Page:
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Anatomy of the Ovulation Cycle

The Anatomy of Ovulation: Just the Facts, Figures, Graphs & Pictures

To fully understand ovulation – defined most generally as the process by which an egg matures and is released by the ovary – it does not hurt to learn the details underlying these often complicated processes. This article is dedicated to examining the basics of reproductive anatomy and the processes of the menstrual cycle that govern ovulation. But instead of a wordy (boring) description of technical details, we’ll present some images, definitions, and graphs that represent the interplay of anatomy and hormones, as well as some interesting facts that might prove useful when it comes to predicting ovulation and achieving pregnancy.

The Womb
The Ovary: The function of the ovaries (there are typically two, one on each side of the uterus) is to house the egg-containing ovarian follicles. Your ovaries store all the eggs you will ever have from the moment a female child is born – and this is called your ovarian reserve. The number of ova count in the millions and during your each menstrual cycle one will mature through a biological process called folliculogenesis. During your menstrual cycle, your ovaries perform a number of reproductive functions, including releasing hormones like estrogen and progesterone. Also, the ovary provides a theatre for the development of the ovarian follicle and maturation of the tiny eggs.

The Ovary The Ovarian Follicle/Corpus Luteum: Ovarian follicles contain the female ova or eggs. During the first stages of a woman’s cycle, the ovarian follicle develops and matures an ovum (folliculogenesis), culminating in ovulation – the release of the egg. Following ovulation, the follicle becomes corpus luteum and serves to produce progesterone. In the image (see in context above), maturation stages of the ovarian follicle are represented by the various bluish circles. The larger blue follicle represents a mature follicle and ova ready to be expelled into the fallopian tube. The “collapsed” circles near the top represent the luteal body or corpus luteum.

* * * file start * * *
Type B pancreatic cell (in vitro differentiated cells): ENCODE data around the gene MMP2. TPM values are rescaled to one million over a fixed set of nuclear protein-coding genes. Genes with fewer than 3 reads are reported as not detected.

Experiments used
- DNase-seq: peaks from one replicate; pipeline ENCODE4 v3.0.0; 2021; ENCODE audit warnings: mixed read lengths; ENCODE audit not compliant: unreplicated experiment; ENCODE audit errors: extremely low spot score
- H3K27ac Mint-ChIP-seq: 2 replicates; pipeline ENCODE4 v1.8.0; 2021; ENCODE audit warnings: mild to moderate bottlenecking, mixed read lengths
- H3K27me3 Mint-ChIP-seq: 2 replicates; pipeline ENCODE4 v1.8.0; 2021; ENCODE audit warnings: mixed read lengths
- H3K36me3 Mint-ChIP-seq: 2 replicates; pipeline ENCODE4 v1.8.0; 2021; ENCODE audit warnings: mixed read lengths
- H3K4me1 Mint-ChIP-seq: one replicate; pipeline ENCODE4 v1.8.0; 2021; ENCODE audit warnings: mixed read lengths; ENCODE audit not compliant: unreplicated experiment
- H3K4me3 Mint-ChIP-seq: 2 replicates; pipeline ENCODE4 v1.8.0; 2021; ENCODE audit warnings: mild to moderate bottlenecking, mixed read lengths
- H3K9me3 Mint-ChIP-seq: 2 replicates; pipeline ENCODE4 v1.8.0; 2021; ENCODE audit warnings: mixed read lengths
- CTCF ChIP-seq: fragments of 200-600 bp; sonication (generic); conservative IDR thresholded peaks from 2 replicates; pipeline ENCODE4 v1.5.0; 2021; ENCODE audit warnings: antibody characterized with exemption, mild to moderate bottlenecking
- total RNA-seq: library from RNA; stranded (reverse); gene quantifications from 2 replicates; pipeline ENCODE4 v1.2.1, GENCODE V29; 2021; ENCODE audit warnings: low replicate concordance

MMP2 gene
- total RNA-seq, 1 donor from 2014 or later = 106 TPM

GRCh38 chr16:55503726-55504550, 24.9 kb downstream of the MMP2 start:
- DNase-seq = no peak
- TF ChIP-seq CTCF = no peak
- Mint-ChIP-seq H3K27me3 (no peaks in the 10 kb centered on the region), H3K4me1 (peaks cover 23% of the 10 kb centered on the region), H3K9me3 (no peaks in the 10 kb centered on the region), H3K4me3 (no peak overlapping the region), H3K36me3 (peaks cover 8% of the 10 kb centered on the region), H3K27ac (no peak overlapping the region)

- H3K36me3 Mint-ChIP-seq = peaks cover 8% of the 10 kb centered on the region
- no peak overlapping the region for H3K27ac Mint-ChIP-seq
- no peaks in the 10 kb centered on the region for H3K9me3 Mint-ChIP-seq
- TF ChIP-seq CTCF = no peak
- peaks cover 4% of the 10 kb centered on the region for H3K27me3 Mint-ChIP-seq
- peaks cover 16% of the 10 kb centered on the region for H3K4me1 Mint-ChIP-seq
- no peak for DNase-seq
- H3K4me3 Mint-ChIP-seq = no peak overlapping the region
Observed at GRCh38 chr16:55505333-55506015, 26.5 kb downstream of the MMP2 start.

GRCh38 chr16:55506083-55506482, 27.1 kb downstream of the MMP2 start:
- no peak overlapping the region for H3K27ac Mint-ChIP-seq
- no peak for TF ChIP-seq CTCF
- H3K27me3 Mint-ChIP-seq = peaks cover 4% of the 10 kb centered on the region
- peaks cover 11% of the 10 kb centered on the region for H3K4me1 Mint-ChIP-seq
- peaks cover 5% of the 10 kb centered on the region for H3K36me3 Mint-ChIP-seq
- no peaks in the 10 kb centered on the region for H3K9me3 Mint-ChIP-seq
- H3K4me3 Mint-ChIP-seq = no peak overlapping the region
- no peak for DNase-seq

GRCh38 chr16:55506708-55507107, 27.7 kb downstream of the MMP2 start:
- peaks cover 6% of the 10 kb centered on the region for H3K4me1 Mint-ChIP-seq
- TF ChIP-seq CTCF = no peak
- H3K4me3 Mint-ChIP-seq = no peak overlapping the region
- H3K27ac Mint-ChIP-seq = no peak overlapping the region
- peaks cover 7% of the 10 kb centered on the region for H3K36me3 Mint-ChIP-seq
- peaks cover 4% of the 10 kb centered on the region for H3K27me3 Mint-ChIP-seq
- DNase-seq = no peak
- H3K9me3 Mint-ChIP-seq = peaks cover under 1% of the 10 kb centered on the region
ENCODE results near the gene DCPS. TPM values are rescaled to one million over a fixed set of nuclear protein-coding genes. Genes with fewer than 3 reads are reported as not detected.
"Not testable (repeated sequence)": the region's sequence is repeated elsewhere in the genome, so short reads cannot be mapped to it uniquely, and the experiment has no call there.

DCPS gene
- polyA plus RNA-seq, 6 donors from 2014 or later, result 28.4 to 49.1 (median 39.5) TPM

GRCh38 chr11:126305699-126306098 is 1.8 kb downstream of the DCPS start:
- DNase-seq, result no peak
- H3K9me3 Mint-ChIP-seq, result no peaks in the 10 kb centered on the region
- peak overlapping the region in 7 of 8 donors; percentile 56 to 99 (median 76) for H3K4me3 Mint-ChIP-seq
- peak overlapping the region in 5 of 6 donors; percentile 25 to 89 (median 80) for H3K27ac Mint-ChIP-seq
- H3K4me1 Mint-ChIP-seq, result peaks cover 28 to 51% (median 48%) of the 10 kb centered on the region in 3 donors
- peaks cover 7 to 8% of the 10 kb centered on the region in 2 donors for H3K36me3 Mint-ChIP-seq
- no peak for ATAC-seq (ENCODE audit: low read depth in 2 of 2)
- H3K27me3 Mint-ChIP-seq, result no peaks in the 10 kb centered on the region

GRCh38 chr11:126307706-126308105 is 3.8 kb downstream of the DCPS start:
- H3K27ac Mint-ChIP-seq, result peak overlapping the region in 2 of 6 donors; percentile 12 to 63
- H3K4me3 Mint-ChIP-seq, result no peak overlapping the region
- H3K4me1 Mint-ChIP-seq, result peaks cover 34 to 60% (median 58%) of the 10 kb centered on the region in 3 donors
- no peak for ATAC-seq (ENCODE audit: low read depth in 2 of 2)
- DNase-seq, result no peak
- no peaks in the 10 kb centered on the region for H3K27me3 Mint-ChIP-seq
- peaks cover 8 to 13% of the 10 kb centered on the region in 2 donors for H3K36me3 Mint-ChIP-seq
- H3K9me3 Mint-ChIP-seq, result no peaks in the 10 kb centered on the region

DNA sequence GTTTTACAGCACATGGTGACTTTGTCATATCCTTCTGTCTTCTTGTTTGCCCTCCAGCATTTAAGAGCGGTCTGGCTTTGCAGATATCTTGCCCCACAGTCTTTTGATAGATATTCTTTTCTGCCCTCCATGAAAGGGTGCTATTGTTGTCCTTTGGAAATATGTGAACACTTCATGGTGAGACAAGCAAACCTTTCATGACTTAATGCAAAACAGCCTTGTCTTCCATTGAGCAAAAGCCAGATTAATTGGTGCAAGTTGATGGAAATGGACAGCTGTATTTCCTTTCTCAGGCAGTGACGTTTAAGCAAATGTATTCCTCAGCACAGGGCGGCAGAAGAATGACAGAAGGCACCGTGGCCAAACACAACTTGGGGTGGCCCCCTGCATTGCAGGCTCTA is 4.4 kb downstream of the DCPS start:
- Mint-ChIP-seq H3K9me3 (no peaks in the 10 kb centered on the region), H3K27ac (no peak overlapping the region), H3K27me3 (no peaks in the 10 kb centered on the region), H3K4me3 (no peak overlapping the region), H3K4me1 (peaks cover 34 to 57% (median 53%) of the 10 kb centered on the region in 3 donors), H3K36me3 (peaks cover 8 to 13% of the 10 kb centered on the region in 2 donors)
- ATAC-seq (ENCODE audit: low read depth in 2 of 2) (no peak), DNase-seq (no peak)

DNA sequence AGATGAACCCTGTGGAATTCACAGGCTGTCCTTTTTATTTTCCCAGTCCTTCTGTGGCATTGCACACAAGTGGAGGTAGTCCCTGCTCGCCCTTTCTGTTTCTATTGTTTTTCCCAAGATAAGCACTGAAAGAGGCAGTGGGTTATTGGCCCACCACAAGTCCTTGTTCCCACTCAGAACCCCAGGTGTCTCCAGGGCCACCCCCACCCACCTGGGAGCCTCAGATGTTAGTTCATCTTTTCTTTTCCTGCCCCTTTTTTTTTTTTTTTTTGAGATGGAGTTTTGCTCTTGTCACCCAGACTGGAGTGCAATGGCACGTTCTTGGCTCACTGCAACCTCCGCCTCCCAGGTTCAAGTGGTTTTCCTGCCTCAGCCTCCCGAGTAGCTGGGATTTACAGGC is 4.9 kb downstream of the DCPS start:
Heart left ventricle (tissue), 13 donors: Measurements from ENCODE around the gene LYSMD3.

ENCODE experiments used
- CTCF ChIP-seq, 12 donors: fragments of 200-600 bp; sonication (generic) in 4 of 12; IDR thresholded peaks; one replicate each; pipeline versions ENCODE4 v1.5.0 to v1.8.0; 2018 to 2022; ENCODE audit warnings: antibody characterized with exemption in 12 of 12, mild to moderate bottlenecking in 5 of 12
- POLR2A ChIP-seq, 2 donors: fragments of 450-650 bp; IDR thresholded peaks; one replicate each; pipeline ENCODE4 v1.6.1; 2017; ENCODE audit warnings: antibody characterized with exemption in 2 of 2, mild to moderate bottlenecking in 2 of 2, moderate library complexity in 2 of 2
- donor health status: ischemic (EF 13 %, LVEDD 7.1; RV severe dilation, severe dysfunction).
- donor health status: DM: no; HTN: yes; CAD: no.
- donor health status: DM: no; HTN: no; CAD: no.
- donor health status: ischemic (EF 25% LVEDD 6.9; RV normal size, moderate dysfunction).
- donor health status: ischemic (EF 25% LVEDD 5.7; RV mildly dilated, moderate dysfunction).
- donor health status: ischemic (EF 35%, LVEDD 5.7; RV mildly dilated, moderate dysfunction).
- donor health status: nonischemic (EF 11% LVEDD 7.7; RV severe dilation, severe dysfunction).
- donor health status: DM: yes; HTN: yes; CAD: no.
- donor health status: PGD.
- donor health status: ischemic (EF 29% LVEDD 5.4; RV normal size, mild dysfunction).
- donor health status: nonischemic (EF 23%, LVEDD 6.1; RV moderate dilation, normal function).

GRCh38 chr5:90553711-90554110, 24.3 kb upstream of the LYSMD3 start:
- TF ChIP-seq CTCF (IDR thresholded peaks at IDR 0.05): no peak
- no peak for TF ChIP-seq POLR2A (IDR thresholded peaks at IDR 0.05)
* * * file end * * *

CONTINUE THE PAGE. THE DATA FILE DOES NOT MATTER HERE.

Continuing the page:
The Fallopian Tube: The fallopian tubes extend off the upper sides of the uterus and lead up to the ovaries. They have 20 to 25 finger-like structures on their ends that hover just above the ovaries and work to collect the mature egg when it is released. It is in the fallopian tubes that fertilization of the egg will take place.

The Uterus / Womb: The uterus is the reproductive organ commonly know as the womb. The uterus provides a home for a developing baby during pregnancy. The uterus is composed of linings and layers that change during a woman’s cycle. See endometrium below.

The Endometrium: The endometrium (or uterine lining) is a layer of uterus in which a fertilized egg will implant

The Cervix: Situated between the vagina and womb, sperm must pass through the cervix (or cervical canal) in order to pass into the uterus. During a woman’s fertile time, the cervix produces “fertile” cervical fluids that promote sperm movement and longevity. During non-fertile times of the month, the cervix may produce “non-fertile” mucus to protect the uterus from infection.

Hormone Graph Hormone Changes and Ovulation: This graph sums up what is going on in your body, hormonally-speaking, as you move through your monthly cycle. This representation presents an average twenty-eight day cycle with the ovulation-day taking place on day-fourteen. The reality, for many women, is a longer or shorter cycle, and when it comes to the menstrual cycle (as with most other categories of life) “average” should not be equated with “normal”. Cycle lengths (and ovulation-dates) do different substantially among various women.

The color of the graph indicates changes in body temperature due hormone fluctuation – from the cool stage of the ovulatory cycle (days 1-14) to the warm stage of the luteal phase (days 15- 28). The cooler stage is dominated by the dominance of estrogens (estradiol / purple line), while the hot phase is usurped by progesterone (green line). The former prepares the body for conception (thickens the endometrium with blood vessel and tissues) while the latter warms the body and helps maintain a pregnancy once a fertilized egg implants in the womb.